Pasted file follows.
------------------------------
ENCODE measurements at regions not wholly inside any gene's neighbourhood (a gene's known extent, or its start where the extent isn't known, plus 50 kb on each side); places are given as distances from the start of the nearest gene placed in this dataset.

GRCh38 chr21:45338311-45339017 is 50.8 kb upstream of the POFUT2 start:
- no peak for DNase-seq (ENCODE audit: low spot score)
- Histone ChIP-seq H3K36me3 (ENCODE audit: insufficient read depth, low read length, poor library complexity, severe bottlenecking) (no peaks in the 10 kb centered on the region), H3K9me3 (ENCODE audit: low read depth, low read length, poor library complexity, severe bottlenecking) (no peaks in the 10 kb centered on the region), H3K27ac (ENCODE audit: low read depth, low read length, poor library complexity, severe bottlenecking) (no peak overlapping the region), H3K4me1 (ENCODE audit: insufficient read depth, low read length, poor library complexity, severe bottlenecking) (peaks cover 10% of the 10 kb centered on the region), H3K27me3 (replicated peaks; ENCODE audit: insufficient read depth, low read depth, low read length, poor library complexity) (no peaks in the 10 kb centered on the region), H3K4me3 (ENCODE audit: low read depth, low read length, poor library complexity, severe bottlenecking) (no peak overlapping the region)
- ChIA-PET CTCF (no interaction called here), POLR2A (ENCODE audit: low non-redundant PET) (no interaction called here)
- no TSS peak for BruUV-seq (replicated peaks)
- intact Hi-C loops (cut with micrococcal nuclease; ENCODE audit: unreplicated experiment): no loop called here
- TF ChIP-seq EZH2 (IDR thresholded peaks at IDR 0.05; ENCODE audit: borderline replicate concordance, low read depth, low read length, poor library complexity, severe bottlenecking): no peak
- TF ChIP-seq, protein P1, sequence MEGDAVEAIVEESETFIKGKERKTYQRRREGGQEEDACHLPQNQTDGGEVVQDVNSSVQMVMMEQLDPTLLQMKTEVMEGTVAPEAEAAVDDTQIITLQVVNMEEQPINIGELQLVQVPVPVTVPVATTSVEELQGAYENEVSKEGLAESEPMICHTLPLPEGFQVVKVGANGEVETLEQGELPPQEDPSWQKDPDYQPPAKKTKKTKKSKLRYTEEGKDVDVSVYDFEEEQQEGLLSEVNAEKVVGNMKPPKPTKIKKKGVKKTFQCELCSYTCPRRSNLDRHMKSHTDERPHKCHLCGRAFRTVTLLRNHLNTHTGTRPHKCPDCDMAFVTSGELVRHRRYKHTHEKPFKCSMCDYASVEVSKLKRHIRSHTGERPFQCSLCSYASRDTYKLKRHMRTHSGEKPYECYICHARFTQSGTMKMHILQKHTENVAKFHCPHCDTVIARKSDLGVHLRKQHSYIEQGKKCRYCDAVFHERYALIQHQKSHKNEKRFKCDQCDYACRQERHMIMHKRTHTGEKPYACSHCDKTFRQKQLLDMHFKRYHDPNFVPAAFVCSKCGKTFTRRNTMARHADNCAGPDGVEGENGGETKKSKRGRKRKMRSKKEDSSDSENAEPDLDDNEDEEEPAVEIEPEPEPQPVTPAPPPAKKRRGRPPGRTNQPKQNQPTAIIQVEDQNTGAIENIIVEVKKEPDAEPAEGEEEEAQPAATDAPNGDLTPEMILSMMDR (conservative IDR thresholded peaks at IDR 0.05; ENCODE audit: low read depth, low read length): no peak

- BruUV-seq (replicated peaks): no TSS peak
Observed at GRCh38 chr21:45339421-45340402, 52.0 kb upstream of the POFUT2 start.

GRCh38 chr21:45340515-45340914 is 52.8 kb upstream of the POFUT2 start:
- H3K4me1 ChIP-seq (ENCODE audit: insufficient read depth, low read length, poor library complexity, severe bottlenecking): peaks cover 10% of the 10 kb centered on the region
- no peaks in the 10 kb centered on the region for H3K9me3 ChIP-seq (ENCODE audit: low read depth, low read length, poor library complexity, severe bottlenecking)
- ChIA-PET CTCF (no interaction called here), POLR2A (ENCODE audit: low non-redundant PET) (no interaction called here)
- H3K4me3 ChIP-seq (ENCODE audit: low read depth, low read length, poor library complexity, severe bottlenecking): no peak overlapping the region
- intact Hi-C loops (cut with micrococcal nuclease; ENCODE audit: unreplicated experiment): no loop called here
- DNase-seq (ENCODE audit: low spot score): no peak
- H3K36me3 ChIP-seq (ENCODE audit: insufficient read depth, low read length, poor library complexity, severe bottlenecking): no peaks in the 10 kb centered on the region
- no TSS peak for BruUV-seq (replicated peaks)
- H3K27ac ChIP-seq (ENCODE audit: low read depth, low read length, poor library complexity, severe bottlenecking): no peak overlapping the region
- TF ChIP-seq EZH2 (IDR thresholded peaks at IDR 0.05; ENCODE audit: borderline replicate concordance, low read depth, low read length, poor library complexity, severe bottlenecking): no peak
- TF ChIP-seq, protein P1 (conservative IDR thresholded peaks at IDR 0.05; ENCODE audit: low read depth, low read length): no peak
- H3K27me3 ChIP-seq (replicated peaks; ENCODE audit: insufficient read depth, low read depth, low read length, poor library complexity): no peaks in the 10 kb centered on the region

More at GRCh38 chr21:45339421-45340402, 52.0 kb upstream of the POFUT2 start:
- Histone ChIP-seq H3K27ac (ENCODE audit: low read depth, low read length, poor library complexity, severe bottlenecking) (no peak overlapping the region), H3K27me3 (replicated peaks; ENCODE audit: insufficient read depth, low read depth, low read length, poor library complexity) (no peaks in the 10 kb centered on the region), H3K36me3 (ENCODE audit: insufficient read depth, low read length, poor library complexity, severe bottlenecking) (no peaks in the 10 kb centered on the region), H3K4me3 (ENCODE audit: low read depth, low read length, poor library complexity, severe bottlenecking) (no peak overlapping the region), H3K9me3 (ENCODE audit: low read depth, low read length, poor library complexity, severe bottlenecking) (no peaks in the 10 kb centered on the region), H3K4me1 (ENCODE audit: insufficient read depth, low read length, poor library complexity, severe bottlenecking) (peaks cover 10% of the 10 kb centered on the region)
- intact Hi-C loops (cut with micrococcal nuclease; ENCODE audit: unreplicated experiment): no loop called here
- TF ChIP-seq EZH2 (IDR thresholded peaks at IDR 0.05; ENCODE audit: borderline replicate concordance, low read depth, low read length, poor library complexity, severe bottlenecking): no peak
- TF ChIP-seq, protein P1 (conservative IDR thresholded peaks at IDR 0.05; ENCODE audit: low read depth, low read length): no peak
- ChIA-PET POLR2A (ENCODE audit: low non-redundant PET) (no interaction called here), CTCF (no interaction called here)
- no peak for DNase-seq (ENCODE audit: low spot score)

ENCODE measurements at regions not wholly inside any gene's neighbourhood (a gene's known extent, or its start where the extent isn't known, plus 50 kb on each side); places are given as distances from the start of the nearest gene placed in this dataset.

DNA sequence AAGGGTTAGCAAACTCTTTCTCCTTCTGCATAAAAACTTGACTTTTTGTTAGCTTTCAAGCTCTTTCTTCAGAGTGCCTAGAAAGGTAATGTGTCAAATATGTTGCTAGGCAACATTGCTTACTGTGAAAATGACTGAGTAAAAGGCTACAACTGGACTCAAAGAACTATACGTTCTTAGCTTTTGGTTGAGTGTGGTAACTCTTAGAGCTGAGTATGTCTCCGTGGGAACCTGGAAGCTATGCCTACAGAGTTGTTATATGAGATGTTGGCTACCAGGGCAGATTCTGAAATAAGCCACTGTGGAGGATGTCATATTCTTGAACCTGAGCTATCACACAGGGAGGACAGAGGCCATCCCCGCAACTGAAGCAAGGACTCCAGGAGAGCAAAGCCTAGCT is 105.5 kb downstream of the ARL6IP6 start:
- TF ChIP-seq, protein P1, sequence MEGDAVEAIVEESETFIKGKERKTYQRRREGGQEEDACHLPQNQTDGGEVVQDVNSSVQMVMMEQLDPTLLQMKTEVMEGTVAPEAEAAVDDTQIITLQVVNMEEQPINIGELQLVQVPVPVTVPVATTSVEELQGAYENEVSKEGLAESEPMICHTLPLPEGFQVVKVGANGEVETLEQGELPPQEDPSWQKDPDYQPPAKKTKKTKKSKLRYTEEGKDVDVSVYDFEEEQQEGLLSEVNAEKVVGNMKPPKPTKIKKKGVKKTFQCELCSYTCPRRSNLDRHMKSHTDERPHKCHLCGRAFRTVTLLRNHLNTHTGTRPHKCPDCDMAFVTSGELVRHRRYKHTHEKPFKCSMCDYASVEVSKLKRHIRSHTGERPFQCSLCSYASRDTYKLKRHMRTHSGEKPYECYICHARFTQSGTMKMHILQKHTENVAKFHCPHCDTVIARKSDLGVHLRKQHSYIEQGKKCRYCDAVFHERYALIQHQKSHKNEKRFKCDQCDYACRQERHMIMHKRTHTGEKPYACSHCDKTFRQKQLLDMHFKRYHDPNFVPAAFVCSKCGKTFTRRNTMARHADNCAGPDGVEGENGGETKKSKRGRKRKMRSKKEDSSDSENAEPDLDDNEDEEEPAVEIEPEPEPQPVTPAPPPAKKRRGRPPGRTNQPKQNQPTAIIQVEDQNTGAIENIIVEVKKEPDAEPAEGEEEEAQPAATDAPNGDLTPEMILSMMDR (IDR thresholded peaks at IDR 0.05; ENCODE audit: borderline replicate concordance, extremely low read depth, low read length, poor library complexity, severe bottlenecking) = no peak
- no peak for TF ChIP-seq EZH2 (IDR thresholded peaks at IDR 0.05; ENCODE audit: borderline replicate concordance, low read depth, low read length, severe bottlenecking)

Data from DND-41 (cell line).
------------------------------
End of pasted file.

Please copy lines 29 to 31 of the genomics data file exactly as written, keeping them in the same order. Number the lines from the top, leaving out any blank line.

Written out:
- TF ChIP-seq, protein P1 (conservative IDR thresholded peaks at IDR 0.05; ENCODE audit: low read depth, low read length): no peak
- ChIA-PET POLR2A (ENCODE audit: low non-redundant PET) (no interaction called here), CTCF (no interaction called here)
- no peak for DNase-seq (ENCODE audit: low spot score)